When the ridiculous becomes reality, satire is superfluous. That’s the hard lesson being swallowed here at News Hits, which last week attempted to put in context just how bizarre it was for the Bush administration to consider a serial despoiler like John Engler for appointment to the U.S. Environmental Protection Agency’s top spot. Among other things, we said it was like electing David Duke to lead the NAACP. Equally surreal would have been the prospect of designating former Secretary of State Henry Kissinger to expose secrets at the FBI and CIA. But that is exactly what happened, with the Bushman announcing that Big Henry would lead an inquiry into last year’s terrorist attacks.
The appointment is beyond belief on a number of fronts. For starters, there are the strong ties that exist between Kissinger, who now heads an international consulting firm, and potential targets of his investigation. As journalist Christopher Hitchens points out in a posting on the Web zine Slate, “We already know quite a lot … about who was behind the attacks. Most notable in incubating al Qaida were the rotten client-state regimes of the Saudi Arabian oligarchy and the Pakistani military and police elite. Henry Kissinger is now, and always has been, an errand boy and apologist for such regimes.”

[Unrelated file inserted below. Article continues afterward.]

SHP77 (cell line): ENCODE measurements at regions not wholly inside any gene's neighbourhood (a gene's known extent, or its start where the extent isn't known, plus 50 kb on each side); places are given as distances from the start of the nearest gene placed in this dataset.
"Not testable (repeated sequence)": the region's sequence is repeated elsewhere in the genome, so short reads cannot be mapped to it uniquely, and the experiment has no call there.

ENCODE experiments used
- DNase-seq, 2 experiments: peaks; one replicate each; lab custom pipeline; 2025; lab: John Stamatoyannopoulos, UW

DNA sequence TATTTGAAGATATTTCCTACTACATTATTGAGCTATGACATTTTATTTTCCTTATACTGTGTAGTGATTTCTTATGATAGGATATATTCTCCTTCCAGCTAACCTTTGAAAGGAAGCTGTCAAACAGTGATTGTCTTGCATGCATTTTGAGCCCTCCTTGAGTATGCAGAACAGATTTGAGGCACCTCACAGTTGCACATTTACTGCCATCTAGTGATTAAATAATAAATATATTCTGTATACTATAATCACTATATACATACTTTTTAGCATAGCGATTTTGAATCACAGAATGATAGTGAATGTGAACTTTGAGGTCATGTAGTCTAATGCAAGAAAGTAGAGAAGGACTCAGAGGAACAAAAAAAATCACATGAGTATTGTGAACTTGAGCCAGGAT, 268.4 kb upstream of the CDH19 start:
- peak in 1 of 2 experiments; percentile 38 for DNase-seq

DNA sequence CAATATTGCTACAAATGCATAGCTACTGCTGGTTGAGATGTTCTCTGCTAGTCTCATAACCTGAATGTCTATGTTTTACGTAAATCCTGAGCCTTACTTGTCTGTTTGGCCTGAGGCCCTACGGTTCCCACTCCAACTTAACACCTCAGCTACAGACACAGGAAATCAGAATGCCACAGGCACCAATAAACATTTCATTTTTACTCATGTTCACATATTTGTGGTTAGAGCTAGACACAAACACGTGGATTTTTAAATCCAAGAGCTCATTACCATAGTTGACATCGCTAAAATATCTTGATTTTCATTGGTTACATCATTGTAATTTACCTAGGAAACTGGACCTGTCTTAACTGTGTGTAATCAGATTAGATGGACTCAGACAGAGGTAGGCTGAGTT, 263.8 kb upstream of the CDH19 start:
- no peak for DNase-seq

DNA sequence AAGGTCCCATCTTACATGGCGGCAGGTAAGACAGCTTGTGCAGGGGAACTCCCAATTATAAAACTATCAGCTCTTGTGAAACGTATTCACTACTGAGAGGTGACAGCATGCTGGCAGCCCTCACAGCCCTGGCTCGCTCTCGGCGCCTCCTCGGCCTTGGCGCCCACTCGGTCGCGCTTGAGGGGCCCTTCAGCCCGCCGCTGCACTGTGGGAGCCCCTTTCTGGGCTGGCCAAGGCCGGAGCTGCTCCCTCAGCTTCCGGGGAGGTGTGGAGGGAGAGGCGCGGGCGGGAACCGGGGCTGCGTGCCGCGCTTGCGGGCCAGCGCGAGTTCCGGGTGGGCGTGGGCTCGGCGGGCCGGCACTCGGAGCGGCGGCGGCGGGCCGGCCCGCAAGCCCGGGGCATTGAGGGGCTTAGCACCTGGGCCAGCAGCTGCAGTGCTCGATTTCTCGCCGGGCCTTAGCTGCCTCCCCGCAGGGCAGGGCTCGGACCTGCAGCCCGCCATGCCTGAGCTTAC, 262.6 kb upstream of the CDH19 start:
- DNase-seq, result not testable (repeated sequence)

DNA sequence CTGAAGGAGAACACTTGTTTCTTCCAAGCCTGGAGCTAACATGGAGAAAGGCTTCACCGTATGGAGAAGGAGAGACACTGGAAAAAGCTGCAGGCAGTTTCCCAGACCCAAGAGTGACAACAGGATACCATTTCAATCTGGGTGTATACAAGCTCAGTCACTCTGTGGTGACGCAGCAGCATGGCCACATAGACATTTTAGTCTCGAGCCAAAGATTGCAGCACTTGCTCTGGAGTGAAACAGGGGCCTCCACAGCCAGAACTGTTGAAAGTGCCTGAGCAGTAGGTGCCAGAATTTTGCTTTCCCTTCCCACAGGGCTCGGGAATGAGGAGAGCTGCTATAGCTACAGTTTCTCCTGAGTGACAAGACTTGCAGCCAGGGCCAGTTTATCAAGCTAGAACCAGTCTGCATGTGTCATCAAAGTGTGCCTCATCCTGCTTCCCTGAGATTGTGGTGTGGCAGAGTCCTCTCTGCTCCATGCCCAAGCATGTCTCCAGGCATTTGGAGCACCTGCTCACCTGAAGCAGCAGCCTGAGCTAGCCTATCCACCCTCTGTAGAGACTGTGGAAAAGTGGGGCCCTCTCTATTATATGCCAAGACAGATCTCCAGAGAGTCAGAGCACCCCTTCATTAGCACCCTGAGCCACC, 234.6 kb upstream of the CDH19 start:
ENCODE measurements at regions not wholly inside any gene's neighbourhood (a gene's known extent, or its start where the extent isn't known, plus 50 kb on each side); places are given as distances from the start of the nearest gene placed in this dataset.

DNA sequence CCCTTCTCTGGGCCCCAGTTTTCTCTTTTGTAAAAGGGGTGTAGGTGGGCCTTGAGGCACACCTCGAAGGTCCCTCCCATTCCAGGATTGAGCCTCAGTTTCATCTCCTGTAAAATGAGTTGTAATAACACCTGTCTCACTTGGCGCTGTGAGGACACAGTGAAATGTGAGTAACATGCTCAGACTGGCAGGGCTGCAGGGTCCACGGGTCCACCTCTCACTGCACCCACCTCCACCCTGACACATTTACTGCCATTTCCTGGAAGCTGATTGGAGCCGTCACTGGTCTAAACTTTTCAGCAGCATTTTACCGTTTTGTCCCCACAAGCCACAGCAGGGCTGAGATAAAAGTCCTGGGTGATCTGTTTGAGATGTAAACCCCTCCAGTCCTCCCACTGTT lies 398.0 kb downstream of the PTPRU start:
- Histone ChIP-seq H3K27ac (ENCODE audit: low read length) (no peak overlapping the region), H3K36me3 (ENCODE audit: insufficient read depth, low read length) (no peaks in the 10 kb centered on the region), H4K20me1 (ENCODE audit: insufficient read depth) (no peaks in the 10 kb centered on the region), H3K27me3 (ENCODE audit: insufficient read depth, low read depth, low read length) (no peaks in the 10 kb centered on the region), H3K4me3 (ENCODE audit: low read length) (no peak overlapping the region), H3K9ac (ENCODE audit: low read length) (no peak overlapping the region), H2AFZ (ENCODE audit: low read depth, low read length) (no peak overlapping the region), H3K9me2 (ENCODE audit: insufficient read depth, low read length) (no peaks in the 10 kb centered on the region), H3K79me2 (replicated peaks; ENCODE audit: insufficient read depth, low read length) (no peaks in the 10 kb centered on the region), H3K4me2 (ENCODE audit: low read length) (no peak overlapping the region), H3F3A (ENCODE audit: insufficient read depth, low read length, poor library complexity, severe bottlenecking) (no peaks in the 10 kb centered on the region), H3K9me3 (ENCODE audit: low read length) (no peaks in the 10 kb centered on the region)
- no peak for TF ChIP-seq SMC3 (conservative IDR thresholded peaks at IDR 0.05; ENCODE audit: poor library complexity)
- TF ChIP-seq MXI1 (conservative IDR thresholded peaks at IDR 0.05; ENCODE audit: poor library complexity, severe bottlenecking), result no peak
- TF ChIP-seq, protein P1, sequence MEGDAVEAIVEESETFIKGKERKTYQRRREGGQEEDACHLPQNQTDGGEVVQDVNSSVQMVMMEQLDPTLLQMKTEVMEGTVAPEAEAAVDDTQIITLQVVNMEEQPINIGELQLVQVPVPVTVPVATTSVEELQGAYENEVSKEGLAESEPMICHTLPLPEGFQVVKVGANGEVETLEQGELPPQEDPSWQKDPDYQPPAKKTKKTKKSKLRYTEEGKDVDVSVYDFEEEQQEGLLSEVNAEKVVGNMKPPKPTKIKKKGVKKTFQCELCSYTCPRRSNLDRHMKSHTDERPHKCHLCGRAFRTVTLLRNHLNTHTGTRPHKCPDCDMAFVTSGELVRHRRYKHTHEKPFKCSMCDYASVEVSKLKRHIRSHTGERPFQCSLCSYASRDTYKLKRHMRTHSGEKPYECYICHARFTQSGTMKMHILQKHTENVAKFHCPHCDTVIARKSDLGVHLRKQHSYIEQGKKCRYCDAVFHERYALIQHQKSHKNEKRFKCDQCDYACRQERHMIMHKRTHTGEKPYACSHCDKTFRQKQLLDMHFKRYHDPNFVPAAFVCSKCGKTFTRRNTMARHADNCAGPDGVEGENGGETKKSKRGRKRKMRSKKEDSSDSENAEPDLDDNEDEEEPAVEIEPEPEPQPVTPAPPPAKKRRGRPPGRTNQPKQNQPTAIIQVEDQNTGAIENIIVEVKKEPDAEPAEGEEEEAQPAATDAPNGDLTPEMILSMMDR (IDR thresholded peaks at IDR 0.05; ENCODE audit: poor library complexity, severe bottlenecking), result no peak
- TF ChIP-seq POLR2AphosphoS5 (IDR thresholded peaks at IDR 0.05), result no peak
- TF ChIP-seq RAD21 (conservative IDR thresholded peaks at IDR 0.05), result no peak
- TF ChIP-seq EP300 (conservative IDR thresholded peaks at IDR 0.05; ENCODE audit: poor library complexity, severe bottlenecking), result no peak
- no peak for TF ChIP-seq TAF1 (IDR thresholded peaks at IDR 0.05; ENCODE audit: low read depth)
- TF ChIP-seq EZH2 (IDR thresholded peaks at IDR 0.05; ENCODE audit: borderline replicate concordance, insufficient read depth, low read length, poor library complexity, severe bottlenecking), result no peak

But conflict of interest is only the jumping-off point for outrage.
Hell, Kissinger wrote the code book on government secrecy, from concealing the bombings of Cambodia and Laos during the Vietnam War to the CIA’s role in overthrowing Chile’s democratically elected government in the early 1970s. No one knows all this better than Hitchens, who penned a strong case for trying Kissinger as a war criminal. That Special K’s legal liabilities now prevent him from visiting a variety of countries, including France, where subpoenas are waiting, should be enough to shame even the most brazen right-wingers.
Although long viewed as a stalwart leftist, Hitchens proved true to his contrarian core by separating from hard-line liberals and supporting Bush’s bellicose tack in the so-called war on terrorism. So his criticism is anything but knee-jerk. It is, however, visceral.
“There is a tendency, some of it paranoid and disreputable, for the citizens of other countries and cultures to regard President Bush’s ‘war on terror’ as opportunist and even as contrived,” writes Hitchens. “I myself don’t take any stock in such propaganda. But can Congress and the media be expected to swallow the appointment of a proven cover-up artist, a discredited historian, a busted liar, and a man who is wanted in many jurisdictions for the vilest of offenses? The shame of this, and the open contempt for the families of our victims, ought to be the cause of a storm of protest.”
Ah, yes, protest. For those of you who think that Kissinger’s appointment is not just an aberration, but rather a symptom of the Bush administration’s base motives (Can you say Big Oil?) in its push toward war in Iraq, there is an event this Saturday at Wayne State University you will want to check out. A statewide conference of anti-war organizers, the event will feature such speakers as Bishop Thomas Gumbleton, as well as workshops covering such areas as organizing on campus and working with the media. For more information phone 313-831-0750 or visit the Web site www.datadetroit.com/mecawi/ Send comments to firstname.lastname@example.org